Michigan Republicans played it safe in their proposed redraw of the state's Congressional map, shoring up GOP Members in competitive districts in an attempt to retain nine House seats.
As expected, the proposed map released Friday also moves Democratic Reps. Gary Peters and Sander Levin into the same district north of Detroit, setting up a potential matchup between two incumbents.
As a result of population loss in the state, Michigan is losing a seat, bringing the delegation down to 14 Members. The map proposed by GOP lawmakers, who control the redistricting process, mostly attempts to solidify the current districts and shifts territory among Democratic House Members in the Detroit region.
"My initial reaction is that I think the Republicans appear to be surprisingly generous in this map, compared to what they might have tried to do," said Bill Ballenger, a non-partisan Michigan political analyst.
Veteran GOP Reps. Dave Camp, Fred Upton and Thaddeus McCotter, as well as recently returned Rep. Tim Walberg, all saw more Republican voters moved into their respective districts. Even more advantageous for Walberg is the removal of Calhoun County, which is the home and base of the incumbent he defeated in 2010, ex-Rep. Mark Schauer (D).
Republicans also moved more GOP voters into the district of freshman Rep. Dan Benishek (R), who won an open seat last cycle after longtime Democratic Rep Bart Stupak (D) retired. Freshman Rep. Bill Huizenga's (R) solidly Republican western 2nd district remains pretty much intact under the proposed map, only acquiring the remainder of Allegan County.
The GOP's odd man out appears to be freshman Rep. Justin Amash, whose 3rd district in central-Michigan now stretches south to include Calhoun County, becoming more competitive in the process.
"What they've come up with is a 9-5 map. The Democratic five seats — Republicans are never going to win those five seats. They're 55 percent and above," said Ballenger. "On the other hand, of the nine Republican seats, there are two to three that the Democrats could conceivably win. They're 53 [percent] Republican districts. They're not that strong."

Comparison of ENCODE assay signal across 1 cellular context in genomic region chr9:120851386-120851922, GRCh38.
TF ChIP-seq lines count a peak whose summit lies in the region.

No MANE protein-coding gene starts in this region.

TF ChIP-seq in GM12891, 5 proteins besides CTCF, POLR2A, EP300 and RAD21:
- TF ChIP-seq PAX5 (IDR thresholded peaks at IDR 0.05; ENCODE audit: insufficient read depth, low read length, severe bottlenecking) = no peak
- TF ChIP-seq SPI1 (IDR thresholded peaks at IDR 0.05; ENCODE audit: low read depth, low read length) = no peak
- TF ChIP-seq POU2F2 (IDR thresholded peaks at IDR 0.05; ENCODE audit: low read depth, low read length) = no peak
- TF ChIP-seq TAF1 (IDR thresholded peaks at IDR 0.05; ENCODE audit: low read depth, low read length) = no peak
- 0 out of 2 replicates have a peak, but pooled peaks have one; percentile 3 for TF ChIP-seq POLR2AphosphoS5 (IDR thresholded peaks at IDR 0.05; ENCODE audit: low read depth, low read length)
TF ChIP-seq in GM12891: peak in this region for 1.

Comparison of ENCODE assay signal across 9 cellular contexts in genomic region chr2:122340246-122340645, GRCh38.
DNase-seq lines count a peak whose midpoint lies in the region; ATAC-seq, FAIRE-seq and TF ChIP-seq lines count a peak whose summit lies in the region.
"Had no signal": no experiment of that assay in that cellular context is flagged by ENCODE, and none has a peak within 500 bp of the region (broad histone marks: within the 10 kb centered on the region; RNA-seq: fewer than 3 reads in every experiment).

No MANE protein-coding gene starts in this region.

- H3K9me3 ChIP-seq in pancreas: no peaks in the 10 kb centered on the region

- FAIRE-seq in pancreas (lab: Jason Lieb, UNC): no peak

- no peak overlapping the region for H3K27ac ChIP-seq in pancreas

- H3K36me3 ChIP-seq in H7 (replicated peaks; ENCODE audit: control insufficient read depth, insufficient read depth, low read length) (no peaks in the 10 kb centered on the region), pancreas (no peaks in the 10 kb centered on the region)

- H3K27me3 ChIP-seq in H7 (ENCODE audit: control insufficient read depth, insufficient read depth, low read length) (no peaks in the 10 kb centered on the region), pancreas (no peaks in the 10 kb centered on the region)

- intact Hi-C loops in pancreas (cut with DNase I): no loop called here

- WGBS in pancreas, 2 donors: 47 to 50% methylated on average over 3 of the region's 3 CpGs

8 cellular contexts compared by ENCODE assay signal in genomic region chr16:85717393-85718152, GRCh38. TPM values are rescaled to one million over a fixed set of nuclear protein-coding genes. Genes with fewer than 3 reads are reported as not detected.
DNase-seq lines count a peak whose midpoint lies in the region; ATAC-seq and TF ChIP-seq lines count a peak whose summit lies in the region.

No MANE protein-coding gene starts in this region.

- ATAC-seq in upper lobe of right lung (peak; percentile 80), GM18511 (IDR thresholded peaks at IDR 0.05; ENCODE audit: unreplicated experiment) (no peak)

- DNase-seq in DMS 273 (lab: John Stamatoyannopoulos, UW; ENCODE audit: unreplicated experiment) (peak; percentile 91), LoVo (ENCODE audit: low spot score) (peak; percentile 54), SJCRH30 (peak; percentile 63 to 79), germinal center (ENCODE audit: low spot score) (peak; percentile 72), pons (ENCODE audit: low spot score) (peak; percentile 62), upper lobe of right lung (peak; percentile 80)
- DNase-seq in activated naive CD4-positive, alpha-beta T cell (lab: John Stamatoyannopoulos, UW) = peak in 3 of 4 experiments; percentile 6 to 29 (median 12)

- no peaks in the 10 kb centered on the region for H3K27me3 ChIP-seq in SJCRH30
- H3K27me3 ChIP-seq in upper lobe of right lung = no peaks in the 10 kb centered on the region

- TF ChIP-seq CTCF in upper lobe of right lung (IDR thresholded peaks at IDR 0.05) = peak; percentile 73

Peters and Levin immediately took issue with the map and released a joint statement Friday calling on the state Legislature and Republican Gov. Rick Snyder to reject it. Peters is faced with the most difficult choice in the delegation: Run against his colleague, Levin, in mostly new territory, or run in the GOP-favored district currently represented by McCotter.
"We've talked it over and we both deeply feel that our priority must be to get these maps changed for the betterment of democracy," Levin told reporters Friday on a conference call. "We very much agree on this. This is indefensible. ... Gary and I have talked a lot, and we both have that depth of feeling."
Meanwhile, state Rep. Marty Knollenberg (R), who had already announced a bid for Congress, was also drawn into McCotter's district instead of the seat once held by his father, former Rep. Joe Knollenberg (R), who lost to Peters in 2008.
Marty Knollenberg told Roll Call that unless something changes to alter the proposed map, he'll drop his bid for Congress.
"In the current map that is drawn, the simple answer is, 'No.' I'm not going to run against a Republican incumbent," Marty Knollenberg said. "My hope was to get the district that we lost two and a half years ago. ... If now is not my time, I'm young enough. I'm 47 years old."
The proposed map was embroiled in negotiations until the last minute Friday. Sources close to the process say Upton took a leading role in negotiating the new map with the governor and state legislators, with Camp and fellow GOP Rep. Candice Miller assisting.
The GOP-controlled state Legislature expects to vote on the map in the coming weeks, with hopes of sending it to the governor's desk before the July Fourth holiday.